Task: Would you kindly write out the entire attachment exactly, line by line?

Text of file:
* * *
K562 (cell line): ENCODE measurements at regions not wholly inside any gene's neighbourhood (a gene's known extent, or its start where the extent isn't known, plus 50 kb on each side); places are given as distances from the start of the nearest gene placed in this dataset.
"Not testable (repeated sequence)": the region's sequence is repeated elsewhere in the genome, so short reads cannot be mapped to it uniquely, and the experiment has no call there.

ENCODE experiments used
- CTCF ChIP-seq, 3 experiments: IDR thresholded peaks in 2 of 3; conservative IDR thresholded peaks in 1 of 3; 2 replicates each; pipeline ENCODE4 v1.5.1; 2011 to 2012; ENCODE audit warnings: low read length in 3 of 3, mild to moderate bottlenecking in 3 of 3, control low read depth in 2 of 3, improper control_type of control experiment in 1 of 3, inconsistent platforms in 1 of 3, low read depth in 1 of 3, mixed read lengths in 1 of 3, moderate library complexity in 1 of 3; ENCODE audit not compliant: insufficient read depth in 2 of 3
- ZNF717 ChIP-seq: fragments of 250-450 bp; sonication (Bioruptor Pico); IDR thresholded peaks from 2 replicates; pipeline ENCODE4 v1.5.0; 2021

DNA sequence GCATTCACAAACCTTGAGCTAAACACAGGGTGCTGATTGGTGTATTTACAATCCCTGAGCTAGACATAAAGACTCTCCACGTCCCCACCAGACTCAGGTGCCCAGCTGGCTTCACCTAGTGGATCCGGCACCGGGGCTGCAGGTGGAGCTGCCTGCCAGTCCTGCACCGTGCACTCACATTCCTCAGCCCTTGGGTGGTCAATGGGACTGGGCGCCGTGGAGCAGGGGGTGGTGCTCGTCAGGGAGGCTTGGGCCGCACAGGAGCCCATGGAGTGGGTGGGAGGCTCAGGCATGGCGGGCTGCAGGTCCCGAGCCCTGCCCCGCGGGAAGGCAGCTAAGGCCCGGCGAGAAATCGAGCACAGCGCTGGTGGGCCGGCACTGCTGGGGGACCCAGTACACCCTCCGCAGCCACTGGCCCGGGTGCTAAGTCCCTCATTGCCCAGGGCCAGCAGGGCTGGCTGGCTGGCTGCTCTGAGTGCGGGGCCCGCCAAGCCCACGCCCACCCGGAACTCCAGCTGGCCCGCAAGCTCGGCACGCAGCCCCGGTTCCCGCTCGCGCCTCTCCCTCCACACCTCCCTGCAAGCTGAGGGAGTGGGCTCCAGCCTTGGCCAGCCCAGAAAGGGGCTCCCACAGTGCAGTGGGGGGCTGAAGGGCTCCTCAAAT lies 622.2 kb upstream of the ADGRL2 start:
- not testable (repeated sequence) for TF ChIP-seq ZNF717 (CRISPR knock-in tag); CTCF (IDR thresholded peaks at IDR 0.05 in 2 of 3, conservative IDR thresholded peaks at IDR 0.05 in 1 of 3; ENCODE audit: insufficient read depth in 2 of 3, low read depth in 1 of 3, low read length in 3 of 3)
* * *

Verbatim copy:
K562 (cell line): ENCODE measurements at regions not wholly inside any gene's neighbourhood (a gene's known extent, or its start where the extent isn't known, plus 50 kb on each side); places are given as distances from the start of the nearest gene placed in this dataset.
"Not testable (repeated sequence)": the region's sequence is repeated elsewhere in the genome, so short reads cannot be mapped to it uniquely, and the experiment has no call there.

ENCODE experiments used
- CTCF ChIP-seq, 3 experiments: IDR thresholded peaks in 2 of 3; conservative IDR thresholded peaks in 1 of 3; 2 replicates each; pipeline ENCODE4 v1.5.1; 2011 to 2012; ENCODE audit warnings: low read length in 3 of 3, mild to moderate bottlenecking in 3 of 3, control low read depth in 2 of 3, improper control_type of control experiment in 1 of 3, inconsistent platforms in 1 of 3, low read depth in 1 of 3, mixed read lengths in 1 of 3, moderate library complexity in 1 of 3; ENCODE audit not compliant: insufficient read depth in 2 of 3
- ZNF717 ChIP-seq: fragments of 250-450 bp; sonication (Bioruptor Pico); IDR thresholded peaks from 2 replicates; pipeline ENCODE4 v1.5.0; 2021

DNA sequence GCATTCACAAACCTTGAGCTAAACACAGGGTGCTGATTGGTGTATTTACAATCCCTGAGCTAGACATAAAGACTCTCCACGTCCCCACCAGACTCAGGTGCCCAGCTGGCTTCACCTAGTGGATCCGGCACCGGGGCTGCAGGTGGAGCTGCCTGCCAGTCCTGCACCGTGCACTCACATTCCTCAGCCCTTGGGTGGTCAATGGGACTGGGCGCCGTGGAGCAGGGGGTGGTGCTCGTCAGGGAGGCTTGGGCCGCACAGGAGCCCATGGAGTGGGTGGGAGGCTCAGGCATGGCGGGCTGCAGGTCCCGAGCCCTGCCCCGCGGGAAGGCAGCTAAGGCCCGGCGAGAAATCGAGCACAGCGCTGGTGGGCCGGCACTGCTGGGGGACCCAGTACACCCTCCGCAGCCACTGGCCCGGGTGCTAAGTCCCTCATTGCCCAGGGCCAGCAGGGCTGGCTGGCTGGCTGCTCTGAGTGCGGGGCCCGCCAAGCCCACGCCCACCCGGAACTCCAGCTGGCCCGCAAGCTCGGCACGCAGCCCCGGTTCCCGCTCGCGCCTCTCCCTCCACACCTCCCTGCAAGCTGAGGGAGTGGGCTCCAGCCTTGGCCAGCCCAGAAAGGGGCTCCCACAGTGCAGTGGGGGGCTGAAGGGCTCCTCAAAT lies 622.2 kb upstream of the ADGRL2 start:
- not testable (repeated sequence) for TF ChIP-seq ZNF717 (CRISPR knock-in tag); CTCF (IDR thresholded peaks at IDR 0.05 in 2 of 3, conservative IDR thresholded peaks at IDR 0.05 in 1 of 3; ENCODE audit: insufficient read depth in 2 of 3, low read depth in 1 of 3, low read length in 3 of 3)